Array-based Comparative Genomic Hybridization. Bastien JOB 2010-10-19. Structural Genomics Sequence variations (CGHa, SNPa, DNAseq, mutations…). Fonctional Genomics Gene expression / splicing… (GEa, Q-PCR, RNAseq… ). Proteomics (Antibody arrays, 2D EP +MS/MS, HPLC+MS / MS, … ). Genome.
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(CGHa, SNPa, DNAseq, mutations…)
Gene expression / splicing…
(GEa, Q-PCR, RNAseq…)
(Antibody arrays, 2D EP +MS/MS, HPLC+MS / MS, …)
Promotor, regulating seq
CGH arrayis a methodaimingat the identification of the variation in number of the genomic content of a test sample, by comparison to a referencesample, using an array of (at least) thousands of measure points on the genome.
A bit of history of cytogenomics
In cancer :
Other uses :
It’s an establishedmethod in the cancer researchfield, in establishment for the diagnostic field.
1993 : SKY
199x : CGH on chr
200x : cDNA/BAC-based CGH array
2005 : Oligo-based CGH array
MYC – IgH translocation in Burkitt lymphoma
IMAGE CREDIT: Gregory Schuler, NCBI, NIH, Bethesda, MD, USA
Also a common fusion in prostate cancer (Tomlins et al., Science 2005)
EGFR amplification in lung cancer as HSR (homogeneously stained region)
EGFR amplification in lung cancer as several double minutes
Varella-Garcia et al, J Clin Pathol 2009
Test sample DNA (tumor) Cy5 -vs- Reference DNA (normal) Cy3
CGH array simplified process on the platform :
From sample to analysis
Scan, signals acquisition & normalization
G2 : 244 K Agilent oligoarray
Spots : 60µm (@ 5µm/px)
Spots : 30µm @ 2µm/px
G3 : 4 x 180 K Agilent oligoarray
945,826 CN probes *
* ~200,000 CNVs
Genomic profile Segmentation
Feature Extraction v10.x
Description of the population
Identification of genomic regions of interest
Describing genomic contents
+ Clinical Annotations
Credits : Pierre NEUVIAL (ENSAE)
Currentoligogeneration : perfect disc-shaped spots.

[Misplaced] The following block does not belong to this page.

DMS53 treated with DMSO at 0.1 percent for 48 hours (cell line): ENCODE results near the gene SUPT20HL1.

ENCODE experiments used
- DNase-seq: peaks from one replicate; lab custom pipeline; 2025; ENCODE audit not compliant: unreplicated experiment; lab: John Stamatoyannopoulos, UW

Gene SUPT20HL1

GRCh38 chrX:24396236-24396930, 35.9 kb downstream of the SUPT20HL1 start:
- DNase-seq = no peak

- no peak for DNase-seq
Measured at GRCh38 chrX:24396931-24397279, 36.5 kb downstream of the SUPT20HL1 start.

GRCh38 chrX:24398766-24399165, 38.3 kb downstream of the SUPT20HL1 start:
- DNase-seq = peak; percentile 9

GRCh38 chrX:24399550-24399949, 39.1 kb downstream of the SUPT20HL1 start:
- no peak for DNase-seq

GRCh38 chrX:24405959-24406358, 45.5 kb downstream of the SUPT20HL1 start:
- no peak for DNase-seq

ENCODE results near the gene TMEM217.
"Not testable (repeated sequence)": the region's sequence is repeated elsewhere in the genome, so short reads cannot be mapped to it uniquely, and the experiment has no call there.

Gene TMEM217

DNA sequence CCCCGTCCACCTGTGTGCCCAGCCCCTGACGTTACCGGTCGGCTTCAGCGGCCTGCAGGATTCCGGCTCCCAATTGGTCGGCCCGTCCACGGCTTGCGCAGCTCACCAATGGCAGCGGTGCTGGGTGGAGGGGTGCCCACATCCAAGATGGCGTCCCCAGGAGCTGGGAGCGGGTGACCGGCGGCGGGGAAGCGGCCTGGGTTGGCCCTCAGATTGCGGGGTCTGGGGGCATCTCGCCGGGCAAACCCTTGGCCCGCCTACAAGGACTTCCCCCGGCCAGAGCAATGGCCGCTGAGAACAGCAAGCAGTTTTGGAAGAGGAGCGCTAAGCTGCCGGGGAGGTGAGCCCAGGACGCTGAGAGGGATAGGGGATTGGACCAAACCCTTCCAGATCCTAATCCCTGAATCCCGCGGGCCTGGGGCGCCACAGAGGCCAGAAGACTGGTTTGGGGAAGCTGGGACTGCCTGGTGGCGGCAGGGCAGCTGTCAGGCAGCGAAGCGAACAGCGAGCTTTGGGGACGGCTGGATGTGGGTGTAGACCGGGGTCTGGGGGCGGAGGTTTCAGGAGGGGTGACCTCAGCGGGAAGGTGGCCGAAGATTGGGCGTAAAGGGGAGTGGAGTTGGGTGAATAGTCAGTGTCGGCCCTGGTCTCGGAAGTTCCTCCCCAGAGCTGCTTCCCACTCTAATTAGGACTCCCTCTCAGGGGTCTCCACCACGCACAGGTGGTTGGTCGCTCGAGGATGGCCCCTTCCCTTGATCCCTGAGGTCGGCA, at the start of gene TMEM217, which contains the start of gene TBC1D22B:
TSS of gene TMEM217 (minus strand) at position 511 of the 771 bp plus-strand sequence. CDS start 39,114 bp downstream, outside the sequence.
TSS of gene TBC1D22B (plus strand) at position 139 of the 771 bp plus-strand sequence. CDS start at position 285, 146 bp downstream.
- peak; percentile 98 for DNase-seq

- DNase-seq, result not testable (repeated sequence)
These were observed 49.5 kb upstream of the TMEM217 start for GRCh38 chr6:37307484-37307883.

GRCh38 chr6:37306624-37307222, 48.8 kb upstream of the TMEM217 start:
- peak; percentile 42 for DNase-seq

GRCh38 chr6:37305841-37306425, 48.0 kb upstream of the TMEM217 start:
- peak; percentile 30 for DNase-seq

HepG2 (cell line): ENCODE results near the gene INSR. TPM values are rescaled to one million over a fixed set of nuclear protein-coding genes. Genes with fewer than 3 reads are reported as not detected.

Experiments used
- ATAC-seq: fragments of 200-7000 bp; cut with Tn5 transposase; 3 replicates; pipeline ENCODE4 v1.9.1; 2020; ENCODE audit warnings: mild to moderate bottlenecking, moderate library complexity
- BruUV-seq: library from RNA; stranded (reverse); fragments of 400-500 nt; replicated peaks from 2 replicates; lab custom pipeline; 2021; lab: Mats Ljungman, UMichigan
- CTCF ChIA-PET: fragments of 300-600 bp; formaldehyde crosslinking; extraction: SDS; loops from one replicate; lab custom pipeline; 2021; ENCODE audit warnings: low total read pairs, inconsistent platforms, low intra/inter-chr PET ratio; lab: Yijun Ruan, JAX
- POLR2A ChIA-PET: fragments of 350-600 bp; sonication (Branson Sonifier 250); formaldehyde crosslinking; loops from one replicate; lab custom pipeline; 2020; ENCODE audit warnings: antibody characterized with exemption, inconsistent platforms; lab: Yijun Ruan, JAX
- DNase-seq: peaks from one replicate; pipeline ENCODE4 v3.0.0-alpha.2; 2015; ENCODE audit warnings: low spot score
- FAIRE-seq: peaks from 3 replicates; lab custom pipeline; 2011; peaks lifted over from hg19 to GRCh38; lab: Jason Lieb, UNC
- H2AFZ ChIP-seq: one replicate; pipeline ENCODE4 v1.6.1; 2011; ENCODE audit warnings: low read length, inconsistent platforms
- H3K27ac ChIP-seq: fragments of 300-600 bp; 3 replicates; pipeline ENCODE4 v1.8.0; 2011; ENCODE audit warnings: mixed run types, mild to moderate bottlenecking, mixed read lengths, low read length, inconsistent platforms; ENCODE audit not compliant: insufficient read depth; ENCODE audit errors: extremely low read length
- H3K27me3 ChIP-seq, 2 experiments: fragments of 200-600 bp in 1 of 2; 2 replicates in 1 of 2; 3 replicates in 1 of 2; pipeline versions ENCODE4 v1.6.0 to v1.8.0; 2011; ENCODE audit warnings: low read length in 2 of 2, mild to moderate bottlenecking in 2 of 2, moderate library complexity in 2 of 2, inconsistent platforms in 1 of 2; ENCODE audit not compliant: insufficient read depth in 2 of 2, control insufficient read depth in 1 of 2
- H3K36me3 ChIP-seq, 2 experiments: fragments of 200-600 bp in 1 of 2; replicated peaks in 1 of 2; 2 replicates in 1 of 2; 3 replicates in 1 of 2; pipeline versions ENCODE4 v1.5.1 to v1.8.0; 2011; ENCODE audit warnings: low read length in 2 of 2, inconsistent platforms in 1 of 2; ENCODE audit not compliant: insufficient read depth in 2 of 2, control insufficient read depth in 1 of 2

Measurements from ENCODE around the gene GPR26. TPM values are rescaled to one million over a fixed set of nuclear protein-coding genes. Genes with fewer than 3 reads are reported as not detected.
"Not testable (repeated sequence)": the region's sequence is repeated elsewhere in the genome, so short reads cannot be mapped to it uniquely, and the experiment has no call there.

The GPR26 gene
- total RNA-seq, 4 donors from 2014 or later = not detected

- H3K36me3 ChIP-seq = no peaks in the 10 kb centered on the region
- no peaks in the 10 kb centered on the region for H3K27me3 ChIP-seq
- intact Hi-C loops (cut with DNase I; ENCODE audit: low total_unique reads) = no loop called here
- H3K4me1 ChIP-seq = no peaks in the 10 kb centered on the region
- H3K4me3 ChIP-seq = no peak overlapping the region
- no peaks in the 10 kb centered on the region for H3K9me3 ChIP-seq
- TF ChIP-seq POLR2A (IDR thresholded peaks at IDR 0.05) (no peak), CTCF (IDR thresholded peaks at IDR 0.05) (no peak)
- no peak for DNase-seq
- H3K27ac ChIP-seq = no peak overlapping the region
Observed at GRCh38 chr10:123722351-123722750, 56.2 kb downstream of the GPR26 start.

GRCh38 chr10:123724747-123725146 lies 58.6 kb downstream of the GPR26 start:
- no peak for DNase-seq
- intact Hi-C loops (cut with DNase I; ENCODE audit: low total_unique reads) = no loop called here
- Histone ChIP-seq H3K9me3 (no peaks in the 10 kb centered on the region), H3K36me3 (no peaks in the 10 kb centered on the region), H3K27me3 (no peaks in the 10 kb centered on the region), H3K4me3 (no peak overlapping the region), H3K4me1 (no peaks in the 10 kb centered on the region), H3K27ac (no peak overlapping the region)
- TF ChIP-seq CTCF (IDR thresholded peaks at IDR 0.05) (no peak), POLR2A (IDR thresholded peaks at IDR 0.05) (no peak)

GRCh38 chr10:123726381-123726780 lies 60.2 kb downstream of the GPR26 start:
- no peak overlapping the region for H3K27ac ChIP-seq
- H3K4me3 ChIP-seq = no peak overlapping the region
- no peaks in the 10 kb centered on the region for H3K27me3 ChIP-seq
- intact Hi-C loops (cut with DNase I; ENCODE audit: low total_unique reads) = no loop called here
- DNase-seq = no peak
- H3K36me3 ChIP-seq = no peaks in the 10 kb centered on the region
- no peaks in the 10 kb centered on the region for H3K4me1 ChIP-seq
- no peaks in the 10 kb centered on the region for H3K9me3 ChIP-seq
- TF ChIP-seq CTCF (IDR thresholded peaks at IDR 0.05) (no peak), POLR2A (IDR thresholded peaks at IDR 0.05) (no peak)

Credits : Pierre NEUVIAL
General information and some parameters
Grid positioning check
Control of channels (signal, background, …)
Control of outliers (number and position)
Control of intensity distributions
Control of the randomness of signals
Spatial representation of signals, background, log2(ratio), p-value, errors (…)
Distribution of signals and log2(ratio)
Some biasescanberemovedby specific algorithms
Most of thesebiases are linked to spottedarrays
Credits : Pierre NEUVIAL
Data generated by thismethodare relativevalues (ratio of a test versus a reference) : we are lacking information about « real » normalitylevel.
Identifying the most probable normal genomic level is easy here, as we have a main central peak.
It’s much more difficult here, to the higher complexity of the distribution / profile…
Why segmenting ?
Data reduction : The data obtained are a list of hundreds of thousands of values. However, a genomic profile can be simplified to a limited list of segments considered as abnormal.
Example taken from a breast cancer profile
=> Interesting idea but too stringent !
Rueda et al., BMC Bioinformatics 2009
Example on breast cancer data for K=2 and K=3
Example for a population of 103 breast cancers optimaly clustered into 3 groups
In the multiclonal model of tumoral evolution, genes of interest (oncogenes, tumor suppressors, …) have a higher probability to be found more frequently than others in the overlap of aberrations defined by a sufficient number of genomic profiles.
Regions statistically found as potential MCR
The tool used for this purpose is STAC v1.2 (Diskin et al, 2006)
Common problem : CNVs as a contamination…
=> MYCN found in a 663 Kb window .
=> HOX genes cluster found in a 143 Kb window .
=> HRAS found in a 351 Kb window .
=> Loss of CDKN2A and CDKN2B in a 1.2 Mb window.
Partial example of a neuroblastoma cell-line
Trivial example of the difference found on the ERBB2 locus when comparing ERBB2- amplified and non-amplified breast cancer populations.
Another example showing a characteristic gain of the BRAF locus in a BRAF-mutated population of melanoma.
Detecting genes undergoing simultaneously genomic copy number variations and RNA expression variation can be useful to get stronger candidates in the characterization of a pathology.
Due to molecular cascades in human pathways, gene expression analysis may preferentially show lower genes involved in a pathway. Correlating CGH and gene expression results from a same population, it may be easier to focus on “upper” genes.
"Cheese plots" for the probe-specific simultaneous visualization of cross-technology correlation and differential expression.